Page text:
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  1. When you’re dealing with a complaining client, let them vent as long as they’re not abusive. Don’t interrupt what they’re saying. Let them tell their story and describe how upset they may be. Doing this allows them to release pent-up negative energy and the sooner they let this out the sooner they’ll calm down and be able to have a more productive conversation.
  2. Agree with the client. One of the fastest and most effective methods to diffuse client anger is to find a way to agree with them. Say something like, “You’ve got a right to be upset,” or “I can understand why you’re mad — I would be, too, in this situation.” This can literally stop an upset or angry client in their tracks when the fight that they expected from you never happened. If the next thing you say is something like, “Let me see what I can do to make it right,” you’ll immediately take the discussion from a negative one to one that constructively solves the problem.
  3. In certain cases it’s appropriate to ask the client to identify the solution that they would like. Say, “We really want you to be completely satisfied. What would you consider to be a fair solution?” If you can meet the client’s request, do so. If you cannot meet the request, outline the steps you can take.
  4. Give your undivided attention to clients who are having a problem. Stop whatever you’re doing and focus on the client. If you’re face-to-face be sure to maintain eye contact and be conscious of maintaining open body language. Remember, you are trying to restore this client’s confidence in your firm.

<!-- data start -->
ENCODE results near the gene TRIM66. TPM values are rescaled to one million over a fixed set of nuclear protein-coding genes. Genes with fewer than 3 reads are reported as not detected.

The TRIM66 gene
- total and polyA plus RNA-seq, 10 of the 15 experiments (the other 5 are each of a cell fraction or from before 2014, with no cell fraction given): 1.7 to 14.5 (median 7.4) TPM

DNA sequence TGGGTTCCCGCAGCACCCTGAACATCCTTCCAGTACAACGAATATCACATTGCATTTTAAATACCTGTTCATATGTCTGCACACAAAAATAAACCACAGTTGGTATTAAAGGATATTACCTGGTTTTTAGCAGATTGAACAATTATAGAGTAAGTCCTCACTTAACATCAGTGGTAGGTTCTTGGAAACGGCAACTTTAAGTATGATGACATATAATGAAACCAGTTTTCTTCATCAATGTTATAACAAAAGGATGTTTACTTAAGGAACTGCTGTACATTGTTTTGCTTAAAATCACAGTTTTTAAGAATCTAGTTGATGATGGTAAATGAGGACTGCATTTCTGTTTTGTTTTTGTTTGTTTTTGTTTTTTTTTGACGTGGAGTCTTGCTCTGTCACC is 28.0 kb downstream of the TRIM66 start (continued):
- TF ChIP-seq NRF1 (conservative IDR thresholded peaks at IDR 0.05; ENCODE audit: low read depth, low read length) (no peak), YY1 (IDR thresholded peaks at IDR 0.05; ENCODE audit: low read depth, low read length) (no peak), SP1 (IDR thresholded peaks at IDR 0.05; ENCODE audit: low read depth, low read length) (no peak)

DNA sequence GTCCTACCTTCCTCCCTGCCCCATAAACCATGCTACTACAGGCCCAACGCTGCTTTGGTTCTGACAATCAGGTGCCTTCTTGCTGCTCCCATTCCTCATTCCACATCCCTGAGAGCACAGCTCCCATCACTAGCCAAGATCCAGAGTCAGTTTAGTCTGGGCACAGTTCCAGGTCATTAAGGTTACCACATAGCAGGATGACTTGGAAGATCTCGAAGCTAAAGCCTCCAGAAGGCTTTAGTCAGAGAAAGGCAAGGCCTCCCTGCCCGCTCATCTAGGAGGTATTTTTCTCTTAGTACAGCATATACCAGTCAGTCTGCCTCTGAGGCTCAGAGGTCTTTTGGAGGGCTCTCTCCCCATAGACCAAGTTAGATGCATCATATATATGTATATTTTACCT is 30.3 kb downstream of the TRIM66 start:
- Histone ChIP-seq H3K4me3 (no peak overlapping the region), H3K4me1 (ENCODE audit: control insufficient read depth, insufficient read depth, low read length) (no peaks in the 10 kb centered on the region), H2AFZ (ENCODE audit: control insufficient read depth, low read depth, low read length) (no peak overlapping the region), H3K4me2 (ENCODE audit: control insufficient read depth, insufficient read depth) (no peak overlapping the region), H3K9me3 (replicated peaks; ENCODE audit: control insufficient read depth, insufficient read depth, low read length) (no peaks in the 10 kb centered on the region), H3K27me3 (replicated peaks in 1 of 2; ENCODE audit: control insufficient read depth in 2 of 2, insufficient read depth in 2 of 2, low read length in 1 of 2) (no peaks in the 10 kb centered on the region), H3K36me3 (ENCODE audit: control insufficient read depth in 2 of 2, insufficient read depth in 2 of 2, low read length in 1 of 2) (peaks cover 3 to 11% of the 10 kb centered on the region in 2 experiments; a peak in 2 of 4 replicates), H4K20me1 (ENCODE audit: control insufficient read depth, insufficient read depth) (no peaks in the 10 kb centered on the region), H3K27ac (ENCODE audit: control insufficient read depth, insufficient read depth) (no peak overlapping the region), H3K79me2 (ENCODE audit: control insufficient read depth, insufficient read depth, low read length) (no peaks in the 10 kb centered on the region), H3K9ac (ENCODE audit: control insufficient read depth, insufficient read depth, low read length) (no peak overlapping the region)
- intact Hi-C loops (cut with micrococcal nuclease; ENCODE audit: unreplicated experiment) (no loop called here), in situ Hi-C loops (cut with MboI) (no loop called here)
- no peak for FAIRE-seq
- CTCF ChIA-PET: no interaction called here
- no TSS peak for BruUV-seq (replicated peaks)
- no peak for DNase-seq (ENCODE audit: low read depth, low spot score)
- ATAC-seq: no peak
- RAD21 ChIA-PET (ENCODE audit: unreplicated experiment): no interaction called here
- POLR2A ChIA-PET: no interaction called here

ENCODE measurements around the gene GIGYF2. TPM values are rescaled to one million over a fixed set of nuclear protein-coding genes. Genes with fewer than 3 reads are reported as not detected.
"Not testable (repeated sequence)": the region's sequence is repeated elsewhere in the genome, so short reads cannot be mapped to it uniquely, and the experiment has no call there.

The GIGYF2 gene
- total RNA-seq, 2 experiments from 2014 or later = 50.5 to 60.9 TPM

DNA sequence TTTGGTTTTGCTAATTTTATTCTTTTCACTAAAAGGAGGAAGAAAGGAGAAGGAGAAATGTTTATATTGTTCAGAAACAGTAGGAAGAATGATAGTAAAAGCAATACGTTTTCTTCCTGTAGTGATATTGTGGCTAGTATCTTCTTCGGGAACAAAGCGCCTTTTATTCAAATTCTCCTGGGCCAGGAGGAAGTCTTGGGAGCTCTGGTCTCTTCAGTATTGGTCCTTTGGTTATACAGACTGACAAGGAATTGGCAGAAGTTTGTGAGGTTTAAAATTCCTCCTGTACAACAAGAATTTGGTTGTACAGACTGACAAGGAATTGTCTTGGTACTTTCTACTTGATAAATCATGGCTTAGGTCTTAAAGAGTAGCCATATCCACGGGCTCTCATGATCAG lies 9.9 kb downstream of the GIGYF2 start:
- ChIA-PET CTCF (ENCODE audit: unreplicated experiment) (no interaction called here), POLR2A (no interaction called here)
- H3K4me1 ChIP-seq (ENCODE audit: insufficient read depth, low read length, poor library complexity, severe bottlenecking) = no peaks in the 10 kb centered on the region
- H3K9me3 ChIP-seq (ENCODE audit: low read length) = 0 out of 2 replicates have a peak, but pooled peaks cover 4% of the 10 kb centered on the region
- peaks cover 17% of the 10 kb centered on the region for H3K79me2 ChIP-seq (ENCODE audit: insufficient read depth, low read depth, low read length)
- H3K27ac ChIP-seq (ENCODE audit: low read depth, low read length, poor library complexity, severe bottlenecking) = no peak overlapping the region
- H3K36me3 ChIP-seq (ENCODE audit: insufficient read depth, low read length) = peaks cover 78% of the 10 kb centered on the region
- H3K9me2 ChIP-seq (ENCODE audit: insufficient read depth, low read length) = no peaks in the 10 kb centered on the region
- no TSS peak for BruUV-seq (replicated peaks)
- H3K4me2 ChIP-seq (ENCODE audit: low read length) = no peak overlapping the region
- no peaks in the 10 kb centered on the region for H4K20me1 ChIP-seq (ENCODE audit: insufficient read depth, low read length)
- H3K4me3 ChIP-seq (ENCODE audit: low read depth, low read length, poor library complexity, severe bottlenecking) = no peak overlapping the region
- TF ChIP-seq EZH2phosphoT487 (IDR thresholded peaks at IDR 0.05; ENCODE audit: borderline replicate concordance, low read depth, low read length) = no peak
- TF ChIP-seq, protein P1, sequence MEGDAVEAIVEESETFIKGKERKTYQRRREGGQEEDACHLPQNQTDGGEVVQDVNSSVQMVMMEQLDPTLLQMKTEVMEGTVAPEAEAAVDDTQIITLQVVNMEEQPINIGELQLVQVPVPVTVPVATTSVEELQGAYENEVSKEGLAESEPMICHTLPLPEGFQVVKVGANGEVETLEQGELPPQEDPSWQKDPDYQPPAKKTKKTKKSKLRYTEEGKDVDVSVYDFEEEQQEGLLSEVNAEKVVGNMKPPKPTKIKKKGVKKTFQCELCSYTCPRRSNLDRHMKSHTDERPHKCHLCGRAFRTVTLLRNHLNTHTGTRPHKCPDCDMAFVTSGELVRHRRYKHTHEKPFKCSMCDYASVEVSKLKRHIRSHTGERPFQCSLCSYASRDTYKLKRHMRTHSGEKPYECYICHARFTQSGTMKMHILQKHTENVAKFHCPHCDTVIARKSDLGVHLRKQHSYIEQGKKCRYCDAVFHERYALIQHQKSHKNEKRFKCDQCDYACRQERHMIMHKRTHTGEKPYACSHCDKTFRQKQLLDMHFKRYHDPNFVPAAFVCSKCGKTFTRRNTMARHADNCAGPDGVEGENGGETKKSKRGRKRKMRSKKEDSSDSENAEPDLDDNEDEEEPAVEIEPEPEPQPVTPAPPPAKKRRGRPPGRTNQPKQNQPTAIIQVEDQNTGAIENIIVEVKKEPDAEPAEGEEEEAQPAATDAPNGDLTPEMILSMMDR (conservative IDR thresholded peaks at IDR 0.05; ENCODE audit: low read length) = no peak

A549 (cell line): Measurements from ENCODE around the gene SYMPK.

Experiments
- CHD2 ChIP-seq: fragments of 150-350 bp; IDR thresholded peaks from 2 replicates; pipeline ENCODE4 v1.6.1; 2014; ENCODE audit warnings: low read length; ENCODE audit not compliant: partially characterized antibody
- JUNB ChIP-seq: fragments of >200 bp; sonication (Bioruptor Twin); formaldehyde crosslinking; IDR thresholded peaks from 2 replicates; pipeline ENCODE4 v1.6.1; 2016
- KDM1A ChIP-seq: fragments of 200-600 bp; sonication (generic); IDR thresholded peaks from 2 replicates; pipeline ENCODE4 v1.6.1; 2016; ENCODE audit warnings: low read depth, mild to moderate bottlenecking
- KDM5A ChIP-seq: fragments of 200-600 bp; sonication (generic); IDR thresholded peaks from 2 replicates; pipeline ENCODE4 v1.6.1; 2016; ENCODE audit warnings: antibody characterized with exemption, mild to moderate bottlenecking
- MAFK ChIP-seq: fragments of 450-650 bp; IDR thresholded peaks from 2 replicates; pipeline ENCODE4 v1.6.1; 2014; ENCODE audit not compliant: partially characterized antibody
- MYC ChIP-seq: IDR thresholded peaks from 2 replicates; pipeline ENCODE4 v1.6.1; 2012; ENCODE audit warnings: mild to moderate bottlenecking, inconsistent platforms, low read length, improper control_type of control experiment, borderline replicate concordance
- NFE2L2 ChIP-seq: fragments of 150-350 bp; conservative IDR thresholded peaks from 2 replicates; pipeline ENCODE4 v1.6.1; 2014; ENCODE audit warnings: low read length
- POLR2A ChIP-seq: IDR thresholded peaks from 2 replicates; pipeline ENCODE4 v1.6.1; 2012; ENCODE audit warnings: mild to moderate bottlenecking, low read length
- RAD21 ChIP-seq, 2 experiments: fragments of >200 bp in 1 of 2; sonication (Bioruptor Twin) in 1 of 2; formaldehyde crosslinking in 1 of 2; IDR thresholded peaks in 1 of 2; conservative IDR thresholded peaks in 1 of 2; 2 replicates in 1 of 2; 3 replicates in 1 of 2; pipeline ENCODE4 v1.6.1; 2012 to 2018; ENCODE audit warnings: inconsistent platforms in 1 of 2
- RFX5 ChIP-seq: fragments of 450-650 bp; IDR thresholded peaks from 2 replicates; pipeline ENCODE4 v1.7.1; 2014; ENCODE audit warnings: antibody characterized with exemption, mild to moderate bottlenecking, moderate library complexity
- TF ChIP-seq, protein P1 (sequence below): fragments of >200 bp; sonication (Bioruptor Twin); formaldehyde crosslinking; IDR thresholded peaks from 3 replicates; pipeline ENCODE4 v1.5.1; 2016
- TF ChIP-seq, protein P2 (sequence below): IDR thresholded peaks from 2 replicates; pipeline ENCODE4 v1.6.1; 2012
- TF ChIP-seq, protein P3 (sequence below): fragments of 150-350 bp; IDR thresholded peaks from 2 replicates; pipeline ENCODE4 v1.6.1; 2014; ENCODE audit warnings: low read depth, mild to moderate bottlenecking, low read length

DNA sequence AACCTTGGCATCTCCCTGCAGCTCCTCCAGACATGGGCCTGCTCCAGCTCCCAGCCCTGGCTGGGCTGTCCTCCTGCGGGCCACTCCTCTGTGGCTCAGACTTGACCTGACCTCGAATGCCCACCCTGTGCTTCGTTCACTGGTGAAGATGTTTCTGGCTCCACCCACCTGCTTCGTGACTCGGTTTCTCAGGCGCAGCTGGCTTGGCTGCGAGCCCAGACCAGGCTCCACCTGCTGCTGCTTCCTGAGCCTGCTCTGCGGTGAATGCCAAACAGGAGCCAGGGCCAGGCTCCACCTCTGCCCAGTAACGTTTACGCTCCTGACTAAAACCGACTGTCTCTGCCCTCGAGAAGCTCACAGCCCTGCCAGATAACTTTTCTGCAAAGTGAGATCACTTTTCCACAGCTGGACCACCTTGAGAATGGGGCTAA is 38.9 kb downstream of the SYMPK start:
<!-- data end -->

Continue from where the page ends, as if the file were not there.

5. Set expectations correctly right from the start. Give clients honest estimates of timelines, such as how long they’ll have to wait for a document to be produced, how long it will take to schedule a hearing, or how long it will take to go through different phases of the litigation process. If you’re unclear, give a range: 30 to 60 days or one to two months, but try to never underestimate. By doing so you are setting yourself up for a problem.
  6. If a client is ranting and raving, use their name quietly and then wait. You might have to say it a second time, but most people will stop when they hear their name and they will generally respond with yes. If they respond in this way, you have the chance to steer the discussion toward one that is more constructive.
  7. Keep a notepad close by. If you sense that a client has a problem or a complaint start making notes right away. Clients will get upset if they have to tell their story more than once because you failed to capture the details the first time around.
  8. Once you’ve resolved the client’s complaint put a note in the database indicating that they should receive special attention during the next conversation. You really want to avoid subjecting your clients to two bad experiences in a row. If that happens, there’s every chance that you will have lost them forever as a client.
  9. Keep a stash of small give away items such as gift certificates for local restaurants or services. Offer these tokens whenever your firm is clearly at fault and you want to do something extra special for clients as part of your problem-solving process.
  10. Think of problem solving as something of a game, and you win this game by turning an angry client into a happy client. You lose the game if you lose your cool.
Atticus, Inc.

This article was written by an Atticus staff member.

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